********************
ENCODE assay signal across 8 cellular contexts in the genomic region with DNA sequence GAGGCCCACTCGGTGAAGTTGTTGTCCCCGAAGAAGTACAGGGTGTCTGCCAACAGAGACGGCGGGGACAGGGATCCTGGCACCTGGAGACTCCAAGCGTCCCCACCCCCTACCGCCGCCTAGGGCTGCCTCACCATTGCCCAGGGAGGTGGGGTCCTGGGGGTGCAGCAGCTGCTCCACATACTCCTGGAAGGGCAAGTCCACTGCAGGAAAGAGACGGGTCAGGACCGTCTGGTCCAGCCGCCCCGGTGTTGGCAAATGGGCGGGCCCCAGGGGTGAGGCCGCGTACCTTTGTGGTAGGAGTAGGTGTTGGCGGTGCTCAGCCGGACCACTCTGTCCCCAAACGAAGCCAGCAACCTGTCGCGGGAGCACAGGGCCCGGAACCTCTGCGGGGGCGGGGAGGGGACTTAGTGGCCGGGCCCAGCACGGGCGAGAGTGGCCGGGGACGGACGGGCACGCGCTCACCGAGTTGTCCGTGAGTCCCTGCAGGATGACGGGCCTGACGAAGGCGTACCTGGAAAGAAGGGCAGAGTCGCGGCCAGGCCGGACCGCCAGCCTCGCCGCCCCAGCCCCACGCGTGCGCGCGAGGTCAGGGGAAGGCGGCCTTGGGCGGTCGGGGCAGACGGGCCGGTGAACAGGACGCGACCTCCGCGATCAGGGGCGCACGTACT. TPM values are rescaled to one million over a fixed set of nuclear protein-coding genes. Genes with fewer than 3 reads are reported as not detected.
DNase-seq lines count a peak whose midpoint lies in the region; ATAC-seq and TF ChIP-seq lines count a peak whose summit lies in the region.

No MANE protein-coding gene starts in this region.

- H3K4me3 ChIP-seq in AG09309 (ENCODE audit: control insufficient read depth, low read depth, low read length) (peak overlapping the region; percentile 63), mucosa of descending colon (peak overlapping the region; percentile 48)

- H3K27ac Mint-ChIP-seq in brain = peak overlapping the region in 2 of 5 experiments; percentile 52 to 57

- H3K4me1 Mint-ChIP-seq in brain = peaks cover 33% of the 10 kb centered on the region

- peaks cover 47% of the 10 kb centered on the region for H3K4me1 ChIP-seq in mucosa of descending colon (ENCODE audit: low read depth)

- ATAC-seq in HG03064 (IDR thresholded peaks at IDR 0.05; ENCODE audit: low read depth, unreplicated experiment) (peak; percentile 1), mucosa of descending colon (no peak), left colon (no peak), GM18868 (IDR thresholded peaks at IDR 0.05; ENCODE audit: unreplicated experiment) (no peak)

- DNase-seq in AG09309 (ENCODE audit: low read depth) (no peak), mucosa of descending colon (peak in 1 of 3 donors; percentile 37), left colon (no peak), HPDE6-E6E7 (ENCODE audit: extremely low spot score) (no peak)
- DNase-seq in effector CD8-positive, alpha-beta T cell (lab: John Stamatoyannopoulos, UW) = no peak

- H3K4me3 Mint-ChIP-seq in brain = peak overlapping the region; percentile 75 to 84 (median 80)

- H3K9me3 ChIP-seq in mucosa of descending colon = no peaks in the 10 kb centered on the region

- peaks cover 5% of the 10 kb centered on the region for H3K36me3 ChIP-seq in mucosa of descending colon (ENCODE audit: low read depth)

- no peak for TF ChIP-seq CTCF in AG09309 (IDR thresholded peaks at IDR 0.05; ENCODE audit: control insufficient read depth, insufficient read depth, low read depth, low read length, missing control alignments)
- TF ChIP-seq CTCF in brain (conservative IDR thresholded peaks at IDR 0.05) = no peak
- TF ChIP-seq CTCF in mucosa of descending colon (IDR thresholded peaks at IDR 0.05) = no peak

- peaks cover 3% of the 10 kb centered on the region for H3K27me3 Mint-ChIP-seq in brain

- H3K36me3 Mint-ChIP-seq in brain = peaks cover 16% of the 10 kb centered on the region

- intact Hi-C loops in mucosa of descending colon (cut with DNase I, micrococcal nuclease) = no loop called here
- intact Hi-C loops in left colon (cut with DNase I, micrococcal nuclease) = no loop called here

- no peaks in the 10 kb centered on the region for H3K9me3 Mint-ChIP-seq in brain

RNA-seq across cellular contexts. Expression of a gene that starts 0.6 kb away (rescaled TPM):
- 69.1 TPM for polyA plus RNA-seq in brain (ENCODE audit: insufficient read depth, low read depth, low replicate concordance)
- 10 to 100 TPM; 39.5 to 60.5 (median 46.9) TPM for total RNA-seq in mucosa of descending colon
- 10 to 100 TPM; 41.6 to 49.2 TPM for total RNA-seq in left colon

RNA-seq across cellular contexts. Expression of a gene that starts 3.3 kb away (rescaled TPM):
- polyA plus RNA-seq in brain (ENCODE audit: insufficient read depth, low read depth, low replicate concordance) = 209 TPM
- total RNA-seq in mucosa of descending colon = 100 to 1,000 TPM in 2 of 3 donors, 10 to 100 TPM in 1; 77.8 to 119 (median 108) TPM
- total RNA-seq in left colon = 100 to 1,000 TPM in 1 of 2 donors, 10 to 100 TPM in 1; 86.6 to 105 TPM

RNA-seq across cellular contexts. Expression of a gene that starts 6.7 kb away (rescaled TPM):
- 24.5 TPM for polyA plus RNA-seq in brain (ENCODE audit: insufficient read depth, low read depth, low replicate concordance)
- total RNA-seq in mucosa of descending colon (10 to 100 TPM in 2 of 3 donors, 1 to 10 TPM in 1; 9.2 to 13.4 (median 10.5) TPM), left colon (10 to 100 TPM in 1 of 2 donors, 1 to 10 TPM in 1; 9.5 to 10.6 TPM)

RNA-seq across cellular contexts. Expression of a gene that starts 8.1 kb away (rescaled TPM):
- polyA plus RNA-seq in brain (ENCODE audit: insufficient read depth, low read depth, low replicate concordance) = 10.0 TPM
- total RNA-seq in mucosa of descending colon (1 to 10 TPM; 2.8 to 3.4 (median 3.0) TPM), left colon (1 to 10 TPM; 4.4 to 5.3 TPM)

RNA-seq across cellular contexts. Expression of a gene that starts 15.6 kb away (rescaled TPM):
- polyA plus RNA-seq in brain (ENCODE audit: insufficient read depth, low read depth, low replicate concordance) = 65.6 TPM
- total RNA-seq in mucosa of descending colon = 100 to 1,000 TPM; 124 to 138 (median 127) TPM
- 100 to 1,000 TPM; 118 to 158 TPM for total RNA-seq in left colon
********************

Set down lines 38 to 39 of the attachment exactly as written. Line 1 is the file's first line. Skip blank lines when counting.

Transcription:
- total RNA-seq in mucosa of descending colon = 100 to 1,000 TPM; 124 to 138 (median 127) TPM
- 100 to 1,000 TPM; 118 to 158 TPM for total RNA-seq in left colon